The start of Press Days at the LA Auto Show found Nissan/Renault CEO Carlos Ghosn addressing a throng of media folk. He started predictably, recapping the woes we’ve heard on TV, radio, print, web, street corners, barber shops and smoke signal – the economy is in the crapper and job number one for car companies should be to conserve cash. Strip the bathrooms of TP, take away free coffee, whatever it takes, save cash and ride out the current financial storm, with one caveat – don’t stifle innovation and technology. Because once the turnaround happens, you don’t want to be caught still ripping Cottonelle out of the crappers.
The far more encouraging segment of Ghosn’s keynote was his piece about the future of electric vehicles, and the buzz phrase he kept sprinkling in – “sustainable mobility”. Ghosn pointed out the explosive growth of automobiles by 2050 due to emerging economies like India and China combined with a far more environmentally conscious younger generation will require car companies to not just produce low-emissions vehicles, but zero emissions vehicles; a strategy Ghosn announced will be on Nissan’s 5-year business plan. Nissan plans to have a 100% electric vehicle for sale by 2012. It seems Nissan is on an aggressive path to a zero emissions strategy.
They can’t be ugly, or bulbous or a car you absolutely wouldn’t drive save the fact that it’s electric. Ghosn believes that the EV part should be the ‘cherry on top’ of an exceptionally beautiful, well-appointed and desirable car. In other words, something you actually want to be seen driving.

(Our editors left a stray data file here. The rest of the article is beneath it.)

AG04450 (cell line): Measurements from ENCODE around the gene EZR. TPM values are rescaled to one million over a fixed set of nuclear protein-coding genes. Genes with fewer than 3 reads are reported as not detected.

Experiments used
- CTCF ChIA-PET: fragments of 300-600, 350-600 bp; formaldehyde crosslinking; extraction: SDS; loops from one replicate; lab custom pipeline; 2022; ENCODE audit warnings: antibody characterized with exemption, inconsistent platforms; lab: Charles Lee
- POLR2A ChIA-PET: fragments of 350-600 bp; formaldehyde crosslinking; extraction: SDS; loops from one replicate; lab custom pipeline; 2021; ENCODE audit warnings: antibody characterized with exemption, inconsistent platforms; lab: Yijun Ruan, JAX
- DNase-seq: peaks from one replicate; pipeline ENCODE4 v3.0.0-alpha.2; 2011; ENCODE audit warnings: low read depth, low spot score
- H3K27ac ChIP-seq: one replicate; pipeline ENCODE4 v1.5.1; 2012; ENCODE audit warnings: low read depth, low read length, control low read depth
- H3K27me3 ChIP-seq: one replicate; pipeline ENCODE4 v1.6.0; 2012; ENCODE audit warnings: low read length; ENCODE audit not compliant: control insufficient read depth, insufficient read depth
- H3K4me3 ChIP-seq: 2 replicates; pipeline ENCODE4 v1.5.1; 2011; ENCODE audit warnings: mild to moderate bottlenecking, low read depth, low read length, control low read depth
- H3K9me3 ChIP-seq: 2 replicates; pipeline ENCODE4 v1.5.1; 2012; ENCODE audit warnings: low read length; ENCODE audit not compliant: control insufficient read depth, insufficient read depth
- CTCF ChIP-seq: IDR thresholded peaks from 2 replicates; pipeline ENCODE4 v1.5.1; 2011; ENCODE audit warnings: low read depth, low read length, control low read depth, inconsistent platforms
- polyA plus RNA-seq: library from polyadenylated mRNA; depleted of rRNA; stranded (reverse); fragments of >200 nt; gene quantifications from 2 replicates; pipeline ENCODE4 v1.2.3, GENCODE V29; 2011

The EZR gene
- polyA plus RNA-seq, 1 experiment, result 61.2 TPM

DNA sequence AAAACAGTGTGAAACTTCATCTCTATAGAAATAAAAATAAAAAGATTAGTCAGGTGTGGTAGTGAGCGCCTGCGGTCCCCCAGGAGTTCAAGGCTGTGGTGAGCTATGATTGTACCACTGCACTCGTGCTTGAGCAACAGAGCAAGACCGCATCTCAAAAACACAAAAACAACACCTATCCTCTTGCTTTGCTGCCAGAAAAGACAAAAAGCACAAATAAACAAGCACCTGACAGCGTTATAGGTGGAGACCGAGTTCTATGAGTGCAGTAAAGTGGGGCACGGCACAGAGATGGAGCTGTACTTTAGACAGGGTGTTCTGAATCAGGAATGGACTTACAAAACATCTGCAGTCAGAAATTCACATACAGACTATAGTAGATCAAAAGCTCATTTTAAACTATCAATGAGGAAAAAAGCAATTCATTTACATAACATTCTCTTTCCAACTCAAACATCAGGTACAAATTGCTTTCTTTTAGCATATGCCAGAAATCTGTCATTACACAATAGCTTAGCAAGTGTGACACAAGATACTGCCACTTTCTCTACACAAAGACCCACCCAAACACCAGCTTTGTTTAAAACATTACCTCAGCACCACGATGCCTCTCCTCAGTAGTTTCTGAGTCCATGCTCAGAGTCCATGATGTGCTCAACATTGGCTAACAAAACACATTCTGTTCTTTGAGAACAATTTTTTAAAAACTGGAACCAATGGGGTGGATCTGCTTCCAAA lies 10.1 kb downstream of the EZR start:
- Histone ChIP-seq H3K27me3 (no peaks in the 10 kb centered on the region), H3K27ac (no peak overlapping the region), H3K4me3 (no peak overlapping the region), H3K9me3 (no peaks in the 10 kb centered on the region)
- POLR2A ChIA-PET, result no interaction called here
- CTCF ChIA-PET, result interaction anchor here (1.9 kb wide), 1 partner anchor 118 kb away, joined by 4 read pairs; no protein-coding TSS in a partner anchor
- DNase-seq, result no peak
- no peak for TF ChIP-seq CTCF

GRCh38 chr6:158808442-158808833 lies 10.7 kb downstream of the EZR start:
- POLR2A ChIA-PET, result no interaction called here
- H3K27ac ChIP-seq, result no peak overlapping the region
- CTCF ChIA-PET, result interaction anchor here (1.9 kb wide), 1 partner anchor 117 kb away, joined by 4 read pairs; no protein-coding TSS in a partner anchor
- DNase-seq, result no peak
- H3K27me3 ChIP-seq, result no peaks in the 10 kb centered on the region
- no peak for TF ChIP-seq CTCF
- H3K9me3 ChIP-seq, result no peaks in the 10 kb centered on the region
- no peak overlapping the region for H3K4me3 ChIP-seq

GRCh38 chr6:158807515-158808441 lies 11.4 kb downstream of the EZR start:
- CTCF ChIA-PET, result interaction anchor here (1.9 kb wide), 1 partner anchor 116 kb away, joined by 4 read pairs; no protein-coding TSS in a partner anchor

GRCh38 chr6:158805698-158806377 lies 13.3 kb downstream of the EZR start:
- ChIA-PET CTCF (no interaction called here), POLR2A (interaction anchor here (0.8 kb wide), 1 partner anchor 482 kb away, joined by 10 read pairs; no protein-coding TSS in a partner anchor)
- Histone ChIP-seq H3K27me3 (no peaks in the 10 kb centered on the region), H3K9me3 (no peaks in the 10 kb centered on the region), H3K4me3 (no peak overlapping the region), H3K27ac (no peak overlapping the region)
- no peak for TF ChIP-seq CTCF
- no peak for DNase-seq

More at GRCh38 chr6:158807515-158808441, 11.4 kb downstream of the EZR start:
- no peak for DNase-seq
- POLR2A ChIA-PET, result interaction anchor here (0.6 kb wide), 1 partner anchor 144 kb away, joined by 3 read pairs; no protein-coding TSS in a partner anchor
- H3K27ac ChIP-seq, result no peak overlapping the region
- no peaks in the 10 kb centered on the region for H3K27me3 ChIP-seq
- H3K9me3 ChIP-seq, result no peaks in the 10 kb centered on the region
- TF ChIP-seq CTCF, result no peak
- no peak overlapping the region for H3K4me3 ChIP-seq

And by going beyond just making EV cars, car makers should work with governments and industry to help foster infrastructure and tax incentives to further motivate consumers to buy EVs. To further emphasize this, Ghosn today announced an agreement between the State of Oregon and Nissan to get EV infrastructure in place and EVs on the road in Oregon by 2010. The eventual goal, Ghosn said, is to see 10 percent of the auto market fully electric by 2020. Is it doable? It’s gonna depend largely on adoption and low cost of ownership.
The most interesting part of Ghosn’s address came in the Q&A when he brought up the concept of leasing batteries. It works like this: Instead of being stuck with one battery that has say, 120 miles of range, for the entire life of the car, a consumer can upgrade to a new battery with more range as technology develops. This makes it easier for consumers to adopt an EV and enables automakers a revenue stream while also having the ability to recycle the batteries once their service life has expired.
Ghosn is one of the most respected CEO’s in all of autotopia, and if its EVs he envisions, then it’s EVs we’ll most likely get. When? Now that’s the next big question.